Google's Macaroons in Five Minutes or Less5 Dec 2014
Macaroons are a proposed method of distributed (NOT decentralized)
authorization. Their main distinction from a bearer token is that, if I'm given
a Macaroon that authorizes me to perform some action(s) under certain
restrictions, I can non-interactively build a second Macaroon with stricter
restrictions that I can then give to you. For example, if I have a Macaroon
that allows me to
delete an image on , I
can construct a second Macaroon that only allows the holder to
view the image
as long as
"5/1/13, 1am GMT" and give that to all of my friends.
A Small SRP Protocol for Web Applications30 Nov 2014
- Purpose: To present a more efficient authentication scheme, geared towards web applications served over TLS or another secure channel.
- Audience: Web application designers interested in security.
One-Time Attribute-Based Signatures30 May 2014
A One-Time Attribute-Based Signature scheme allows a signer, who posses a set of attributes verified by an authority, to sign a message with a predicate that is satisfied by his attributes. The signature can reveal no more about the signer than the predicate requires, and it should be infeasible to link multiple signatures to the same signer (signatures should be anonymous). Multiple users, each with only a strict subset of the required attributes to satisfy a predicate, should not be able to collude and forge a signature that does satisfy the predicate (the scheme should be collusion-resistant).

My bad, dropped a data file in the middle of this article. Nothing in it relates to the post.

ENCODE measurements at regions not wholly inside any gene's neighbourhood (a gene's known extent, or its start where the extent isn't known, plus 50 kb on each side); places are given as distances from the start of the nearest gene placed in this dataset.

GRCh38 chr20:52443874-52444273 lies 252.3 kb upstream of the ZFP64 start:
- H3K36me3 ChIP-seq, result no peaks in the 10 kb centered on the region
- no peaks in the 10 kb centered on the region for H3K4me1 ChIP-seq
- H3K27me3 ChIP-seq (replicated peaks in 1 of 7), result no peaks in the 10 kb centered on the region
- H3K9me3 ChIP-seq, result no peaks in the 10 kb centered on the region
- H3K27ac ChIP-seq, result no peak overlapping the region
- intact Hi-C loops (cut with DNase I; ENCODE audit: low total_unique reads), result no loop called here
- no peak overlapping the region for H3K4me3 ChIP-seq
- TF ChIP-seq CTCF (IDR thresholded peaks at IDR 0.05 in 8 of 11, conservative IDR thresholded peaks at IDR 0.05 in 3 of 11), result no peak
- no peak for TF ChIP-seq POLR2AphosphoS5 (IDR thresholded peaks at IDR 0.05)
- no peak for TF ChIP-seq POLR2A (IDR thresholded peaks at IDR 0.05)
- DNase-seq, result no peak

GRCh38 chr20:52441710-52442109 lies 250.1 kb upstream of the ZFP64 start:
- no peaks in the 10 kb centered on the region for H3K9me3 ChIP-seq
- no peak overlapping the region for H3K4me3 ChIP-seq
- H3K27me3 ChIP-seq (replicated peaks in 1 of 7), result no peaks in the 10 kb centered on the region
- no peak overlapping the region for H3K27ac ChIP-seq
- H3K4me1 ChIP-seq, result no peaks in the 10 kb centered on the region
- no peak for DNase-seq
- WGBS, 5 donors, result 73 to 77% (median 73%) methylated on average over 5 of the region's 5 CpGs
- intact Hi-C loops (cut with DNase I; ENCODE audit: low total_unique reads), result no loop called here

Optimizing SEAD for Secure Distributed Hash Tables16 Apr 2014
SEAD, the Secure Efficient Ad hoc Distance vector routing protocol, is a recent secure ad-hoc routing protocol designed to use symmetric cryptographic primitives almost exclusively. Relying on symmetric cryptography, rather than asymmetric often requires 3 to 4 orders of magnitude less computation with a negligible increase in storage or network overhead.
A Generalization of Secure Distributed Hash Tables27 Mar 2014
Peer-to-peer distributed hash tables have been the subject of a large amount of research because they solve a significant problem in computer science: the secure and efficient distribution of large amounts of data amongst a loose collection of disparate nodes, lacking any centralized authorities or hierarchies.